Tonight, I watched the public hearing on Bill No. 507-31 (COR), the Calvo administration's "spending cuts" bill. Former Speaker Ben Pangelinan was generally correct in his view of the extension of the payment period for the unfunded liability as a means of borrowing, but some may not get the correct impression from the exchanges. If one interprets his statements as meaning that extending the payment period, alone, would be additional borrowing, that could be incorrect (depending on your assumptions). While it is true that the early retirement program would probably have an impact on the unfunded liability of the Government of Guam Retirement Fund's (GGRF) Defined Benefit Plan, the extension of the repayment period might not be seen as additional borrowing, but refinancing an existing bond. It's nothing more than paying the balance of a bond with 19 years remaining for a new bond with a term of 29 years. Assuming the same interest rates apply and we discount the present value of the bond by that interest rate, it's a wash. Yes, the government of Guam must repay for 29 years instead of 19, but the payments will go down. Unless this creates a liquidity problem for the fund, there isn't much of a cost involved, assuming GovGuam is paying an interest rate which is the same as the yield on GGRF's investment portfolio (which likely isn't the case).
Unfortunately, there is a very common myth that has been floating around about GovGuam's "debt ceiling", from the Organic Act, which was reiterated during the public hearing. In Section 1423 (a) of the Organic Act of Guam, the debt limitation is created. It says, in part, "Provided, however, That no public indebtedness of Guam shall be authorized or allowed in excess of 10 per centum of the aggregate tax valuation of the property in Guam." This is the central issue in the case of Limtiaco v. Camacho, which was decided on March 27, 2007.
The Syllabus, prepared by the Reporter of Decisions summarized the majority opinion, authored by Justice Clarence Thomas in the following way:
Guam’s debt limitation must be calculated according to the assessed valuation of property in the Territory. The term “tax valuation” most naturally means the value to which the tax rate is applied. It therefore means “assessed valuation”—a term consistently defined as a valuation of property for tax purposes. Appraised value is simply market value, which may or may not relate to taxation.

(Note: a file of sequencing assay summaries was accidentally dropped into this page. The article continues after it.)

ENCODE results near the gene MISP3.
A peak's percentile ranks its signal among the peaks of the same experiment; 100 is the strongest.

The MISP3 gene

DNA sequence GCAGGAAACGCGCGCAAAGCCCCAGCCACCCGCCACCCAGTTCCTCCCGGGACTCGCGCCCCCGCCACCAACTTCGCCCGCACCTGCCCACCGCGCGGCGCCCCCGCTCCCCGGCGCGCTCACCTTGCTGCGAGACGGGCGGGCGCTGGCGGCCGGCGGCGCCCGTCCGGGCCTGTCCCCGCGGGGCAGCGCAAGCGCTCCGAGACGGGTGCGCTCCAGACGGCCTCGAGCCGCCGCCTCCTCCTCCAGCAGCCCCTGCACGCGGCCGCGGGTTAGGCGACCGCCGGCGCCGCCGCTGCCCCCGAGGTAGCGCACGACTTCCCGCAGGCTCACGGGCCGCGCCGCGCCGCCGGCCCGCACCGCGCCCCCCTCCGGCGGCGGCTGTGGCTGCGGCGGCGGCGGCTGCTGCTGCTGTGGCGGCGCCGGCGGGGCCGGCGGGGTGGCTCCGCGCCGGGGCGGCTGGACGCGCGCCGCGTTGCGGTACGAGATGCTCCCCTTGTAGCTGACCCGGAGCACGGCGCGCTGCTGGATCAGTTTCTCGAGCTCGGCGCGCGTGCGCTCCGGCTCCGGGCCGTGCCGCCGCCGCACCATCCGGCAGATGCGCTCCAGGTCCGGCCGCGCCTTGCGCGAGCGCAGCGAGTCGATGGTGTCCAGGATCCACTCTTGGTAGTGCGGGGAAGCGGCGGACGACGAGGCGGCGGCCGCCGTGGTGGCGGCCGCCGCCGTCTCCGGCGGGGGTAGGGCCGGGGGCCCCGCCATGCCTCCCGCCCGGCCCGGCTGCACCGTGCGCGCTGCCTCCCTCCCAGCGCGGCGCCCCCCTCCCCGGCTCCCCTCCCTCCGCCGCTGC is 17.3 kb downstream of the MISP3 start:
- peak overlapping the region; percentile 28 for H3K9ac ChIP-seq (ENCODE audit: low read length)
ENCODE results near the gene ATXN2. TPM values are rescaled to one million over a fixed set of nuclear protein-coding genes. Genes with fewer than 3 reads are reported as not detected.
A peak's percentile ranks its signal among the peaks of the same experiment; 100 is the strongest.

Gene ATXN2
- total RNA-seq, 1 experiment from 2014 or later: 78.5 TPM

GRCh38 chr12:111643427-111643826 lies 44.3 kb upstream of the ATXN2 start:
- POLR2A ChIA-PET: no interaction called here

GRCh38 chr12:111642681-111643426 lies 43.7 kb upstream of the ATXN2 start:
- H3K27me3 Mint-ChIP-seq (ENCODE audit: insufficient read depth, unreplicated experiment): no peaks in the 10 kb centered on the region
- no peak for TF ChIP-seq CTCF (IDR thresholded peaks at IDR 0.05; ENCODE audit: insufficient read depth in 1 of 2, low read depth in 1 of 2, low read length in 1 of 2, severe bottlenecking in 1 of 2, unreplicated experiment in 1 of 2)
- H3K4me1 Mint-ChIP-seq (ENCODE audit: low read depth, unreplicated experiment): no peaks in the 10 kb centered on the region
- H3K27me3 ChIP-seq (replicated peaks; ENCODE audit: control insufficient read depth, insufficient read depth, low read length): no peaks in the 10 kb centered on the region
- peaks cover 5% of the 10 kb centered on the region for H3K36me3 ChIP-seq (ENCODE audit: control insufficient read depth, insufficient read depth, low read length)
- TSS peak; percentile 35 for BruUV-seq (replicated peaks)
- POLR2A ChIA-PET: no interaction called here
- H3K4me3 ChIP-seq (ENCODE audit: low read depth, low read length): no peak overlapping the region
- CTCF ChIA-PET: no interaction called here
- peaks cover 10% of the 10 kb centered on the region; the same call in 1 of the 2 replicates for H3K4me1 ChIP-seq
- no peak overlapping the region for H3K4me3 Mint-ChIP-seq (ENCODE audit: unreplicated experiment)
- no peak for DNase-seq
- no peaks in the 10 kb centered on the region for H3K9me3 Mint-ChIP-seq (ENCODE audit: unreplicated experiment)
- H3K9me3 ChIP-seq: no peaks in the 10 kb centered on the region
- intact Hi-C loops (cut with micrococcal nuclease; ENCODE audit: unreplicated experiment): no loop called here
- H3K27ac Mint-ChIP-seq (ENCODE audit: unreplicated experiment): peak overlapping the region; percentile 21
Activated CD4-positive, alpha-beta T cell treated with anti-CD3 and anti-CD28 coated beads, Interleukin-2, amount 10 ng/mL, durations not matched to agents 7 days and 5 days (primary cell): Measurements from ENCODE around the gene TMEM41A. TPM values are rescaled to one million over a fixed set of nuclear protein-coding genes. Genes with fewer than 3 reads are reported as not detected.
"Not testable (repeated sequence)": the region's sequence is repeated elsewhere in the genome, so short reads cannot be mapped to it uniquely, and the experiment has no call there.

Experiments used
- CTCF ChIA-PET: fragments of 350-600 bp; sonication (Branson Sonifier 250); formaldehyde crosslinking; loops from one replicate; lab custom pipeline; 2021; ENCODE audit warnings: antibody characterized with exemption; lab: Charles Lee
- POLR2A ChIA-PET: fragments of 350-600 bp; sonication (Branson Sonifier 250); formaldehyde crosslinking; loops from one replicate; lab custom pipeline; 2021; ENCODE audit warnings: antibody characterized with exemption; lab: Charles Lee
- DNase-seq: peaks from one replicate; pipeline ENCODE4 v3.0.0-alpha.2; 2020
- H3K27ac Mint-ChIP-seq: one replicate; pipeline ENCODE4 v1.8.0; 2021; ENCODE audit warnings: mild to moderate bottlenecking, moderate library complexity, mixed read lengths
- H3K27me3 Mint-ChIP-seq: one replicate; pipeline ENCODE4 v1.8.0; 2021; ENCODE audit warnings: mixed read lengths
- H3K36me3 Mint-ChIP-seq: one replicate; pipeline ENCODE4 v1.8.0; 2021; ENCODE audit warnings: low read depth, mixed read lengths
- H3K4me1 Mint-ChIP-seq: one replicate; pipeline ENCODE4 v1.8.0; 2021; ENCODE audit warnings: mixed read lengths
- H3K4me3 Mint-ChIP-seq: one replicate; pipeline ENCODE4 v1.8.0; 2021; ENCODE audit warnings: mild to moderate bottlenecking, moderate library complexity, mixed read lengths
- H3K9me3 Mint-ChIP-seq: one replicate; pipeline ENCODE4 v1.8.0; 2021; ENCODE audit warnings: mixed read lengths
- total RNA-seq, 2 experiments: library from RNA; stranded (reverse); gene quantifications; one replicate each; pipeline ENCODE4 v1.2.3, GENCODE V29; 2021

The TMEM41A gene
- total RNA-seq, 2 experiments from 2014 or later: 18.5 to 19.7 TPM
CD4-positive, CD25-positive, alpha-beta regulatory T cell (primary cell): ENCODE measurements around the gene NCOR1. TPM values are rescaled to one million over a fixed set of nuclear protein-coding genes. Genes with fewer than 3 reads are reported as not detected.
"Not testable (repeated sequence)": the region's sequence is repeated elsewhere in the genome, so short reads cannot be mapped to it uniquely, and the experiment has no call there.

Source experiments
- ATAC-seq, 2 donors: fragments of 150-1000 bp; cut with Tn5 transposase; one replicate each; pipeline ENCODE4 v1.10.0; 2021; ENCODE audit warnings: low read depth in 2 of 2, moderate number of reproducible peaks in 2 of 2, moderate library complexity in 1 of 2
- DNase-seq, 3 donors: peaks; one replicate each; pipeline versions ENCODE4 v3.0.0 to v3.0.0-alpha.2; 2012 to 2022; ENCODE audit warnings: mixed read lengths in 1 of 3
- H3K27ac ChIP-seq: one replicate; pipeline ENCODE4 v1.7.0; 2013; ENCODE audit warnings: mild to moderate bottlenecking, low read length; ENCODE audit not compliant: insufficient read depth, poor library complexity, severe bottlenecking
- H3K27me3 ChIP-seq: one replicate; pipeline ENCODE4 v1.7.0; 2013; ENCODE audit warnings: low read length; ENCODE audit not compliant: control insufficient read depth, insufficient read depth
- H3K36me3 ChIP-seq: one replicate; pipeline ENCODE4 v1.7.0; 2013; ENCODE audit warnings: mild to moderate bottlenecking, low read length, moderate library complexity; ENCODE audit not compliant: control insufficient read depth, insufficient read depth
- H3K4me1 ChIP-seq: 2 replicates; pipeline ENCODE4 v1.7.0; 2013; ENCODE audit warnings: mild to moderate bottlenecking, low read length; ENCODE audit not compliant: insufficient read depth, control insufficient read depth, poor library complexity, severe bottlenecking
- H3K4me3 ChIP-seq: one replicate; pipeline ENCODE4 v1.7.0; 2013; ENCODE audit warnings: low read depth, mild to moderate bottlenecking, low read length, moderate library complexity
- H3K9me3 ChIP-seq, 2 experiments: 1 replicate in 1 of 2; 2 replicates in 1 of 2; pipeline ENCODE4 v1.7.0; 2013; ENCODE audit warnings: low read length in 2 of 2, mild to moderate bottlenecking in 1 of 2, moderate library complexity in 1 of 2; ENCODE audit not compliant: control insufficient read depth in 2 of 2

Clearly, Guam's policymakers understand this, as they have raised the debt limit through raising the assessed valuation used for tax purposes several times since (up to 100%), while lowering the tax rate each time, so that no tax increase would result. In Justice Thomas' majority opinion, he noted the objection of Governor Camacho to this interpretation of the law, but Justice Thomas dismissed this, writing:
The Governor suggests that our interpretation would result in no debt limitation at all because Guam may arbitrarily set its assessment rate above 100 percent of market value. For two reasons, we think the Governor has overstated this concern. First, most States have long based their debt limitations on assessed value without incident. Second, a strong political check exists; property owning voters will not fail to notice if the government sets the assessment rate above market value.
Does this sound like Justice Thomas thinks that 100% is a definite upper limit to the debt ceiling? He is relying upon (1) state histories and (2) psychological factors to ensure that this does not result, but does not say that it would be unconstitutional, inorganic or contrary to law to raise the assessed value above 100% of the appraised value. Justice Souter wrote an opinion which concurred in part and dissented in part. One of the main issues was exactly whether the debt limit is supposed to be "hard cap" or a "soft cap". On this he writes:
It would, after all, have been strange for Congress to set a debt cap to constrain the Guam Legislature, only to leave the limiting figure subject to easy manipulation by the legislature. While I know that actual valuation can be manipulated, too, manipulation of that figure could only be done by officials acting in bad faith and subject to an obvious political or judicial challenge. The Court's approach, by contrast, gives the legislature a green light to subvert its own stated limit with a clear conscience.
Justice Souter thought that the majority opinion would allow the Guam Legislature, with the Governor, to raise the assessed value above 100%, raising the debt ceiling with it. In a footnote, he comments: "The specter of mischief extends to an attempt to set the assessment rate above 100 percent. The Court contends that political or practical constraints would foreclose this maneuver. See ante, at 8. After today's decision, I suppose we may find out."
Reading this, you might think that I am advocating raising the debt ceiling. That is not my purpose in writing this. The truth is that I get very annoyed when the conventional wisdom is so completely wrong as it is on this legal issue. I am not an attorney, but this fact was made as clear as day by the Supreme Court of the United States.
As for the "cuts" plan, I want people to understand that what is happening with regard to the extension of the repayment period is just changing the timing of government spending, although it may have adverse consequences for GGRF, constraining liquidity and, perhaps, giving lower returns on its investments, depending on the interest charged by the fund (if there are other important matters regarding this, I would like to know, but these are the points that come to mind). I want GGRF to remain solvent, I want current and future retirees to continue getting their retirement, and I want GovGuam to come to a long-term balance of revenues and expenditures.